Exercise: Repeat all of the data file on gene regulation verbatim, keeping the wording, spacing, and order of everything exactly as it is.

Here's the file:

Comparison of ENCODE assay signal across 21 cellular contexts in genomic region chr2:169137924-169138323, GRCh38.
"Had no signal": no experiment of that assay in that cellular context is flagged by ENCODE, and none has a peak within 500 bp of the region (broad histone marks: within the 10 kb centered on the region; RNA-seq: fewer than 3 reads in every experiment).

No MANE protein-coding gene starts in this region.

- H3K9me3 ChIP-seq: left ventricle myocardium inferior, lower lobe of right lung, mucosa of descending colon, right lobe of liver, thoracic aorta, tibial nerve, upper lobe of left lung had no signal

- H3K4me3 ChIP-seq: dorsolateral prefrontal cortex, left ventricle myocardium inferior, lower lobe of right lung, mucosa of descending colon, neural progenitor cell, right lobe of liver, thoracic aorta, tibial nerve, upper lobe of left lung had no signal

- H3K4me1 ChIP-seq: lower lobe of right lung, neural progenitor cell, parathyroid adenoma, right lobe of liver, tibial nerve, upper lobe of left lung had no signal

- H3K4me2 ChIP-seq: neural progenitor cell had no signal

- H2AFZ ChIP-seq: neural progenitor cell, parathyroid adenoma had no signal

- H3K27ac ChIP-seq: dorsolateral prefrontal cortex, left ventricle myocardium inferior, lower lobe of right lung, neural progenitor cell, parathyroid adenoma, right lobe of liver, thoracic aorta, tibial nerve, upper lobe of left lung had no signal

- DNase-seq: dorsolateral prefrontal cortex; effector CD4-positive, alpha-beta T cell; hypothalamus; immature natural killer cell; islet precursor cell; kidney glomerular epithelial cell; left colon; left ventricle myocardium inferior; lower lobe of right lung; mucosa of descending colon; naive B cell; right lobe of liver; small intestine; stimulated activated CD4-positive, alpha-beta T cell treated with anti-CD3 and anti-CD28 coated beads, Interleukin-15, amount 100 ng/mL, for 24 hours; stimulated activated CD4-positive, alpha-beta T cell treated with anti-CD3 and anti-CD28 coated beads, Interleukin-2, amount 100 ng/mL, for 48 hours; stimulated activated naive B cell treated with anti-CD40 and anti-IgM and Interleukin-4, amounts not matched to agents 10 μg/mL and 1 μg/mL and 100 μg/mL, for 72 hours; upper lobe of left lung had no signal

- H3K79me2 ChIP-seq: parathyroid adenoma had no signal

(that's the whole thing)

Comparison of ENCODE assay signal across 21 cellular contexts in genomic region chr2:169137924-169138323, GRCh38.
"Had no signal": no experiment of that assay in that cellular context is flagged by ENCODE, and none has a peak within 500 bp of the region (broad histone marks: within the 10 kb centered on the region; RNA-seq: fewer than 3 reads in every experiment).

No MANE protein-coding gene starts in this region.

- H3K9me3 ChIP-seq: left ventricle myocardium inferior, lower lobe of right lung, mucosa of descending colon, right lobe of liver, thoracic aorta, tibial nerve, upper lobe of left lung had no signal

- H3K4me3 ChIP-seq: dorsolateral prefrontal cortex, left ventricle myocardium inferior, lower lobe of right lung, mucosa of descending colon, neural progenitor cell, right lobe of liver, thoracic aorta, tibial nerve, upper lobe of left lung had no signal

- H3K4me1 ChIP-seq: lower lobe of right lung, neural progenitor cell, parathyroid adenoma, right lobe of liver, tibial nerve, upper lobe of left lung had no signal

- H3K4me2 ChIP-seq: neural progenitor cell had no signal

- H2AFZ ChIP-seq: neural progenitor cell, parathyroid adenoma had no signal

- H3K27ac ChIP-seq: dorsolateral prefrontal cortex, left ventricle myocardium inferior, lower lobe of right lung, neural progenitor cell, parathyroid adenoma, right lobe of liver, thoracic aorta, tibial nerve, upper lobe of left lung had no signal

- DNase-seq: dorsolateral prefrontal cortex; effector CD4-positive, alpha-beta T cell; hypothalamus; immature natural killer cell; islet precursor cell; kidney glomerular epithelial cell; left colon; left ventricle myocardium inferior; lower lobe of right lung; mucosa of descending colon; naive B cell; right lobe of liver; small intestine; stimulated activated CD4-positive, alpha-beta T cell treated with anti-CD3 and anti-CD28 coated beads, Interleukin-15, amount 100 ng/mL, for 24 hours; stimulated activated CD4-positive, alpha-beta T cell treated with anti-CD3 and anti-CD28 coated beads, Interleukin-2, amount 100 ng/mL, for 48 hours; stimulated activated naive B cell treated with anti-CD40 and anti-IgM and Interleukin-4, amounts not matched to agents 10 μg/mL and 1 μg/mL and 100 μg/mL, for 72 hours; upper lobe of left lung had no signal

- H3K79me2 ChIP-seq: parathyroid adenoma had no signal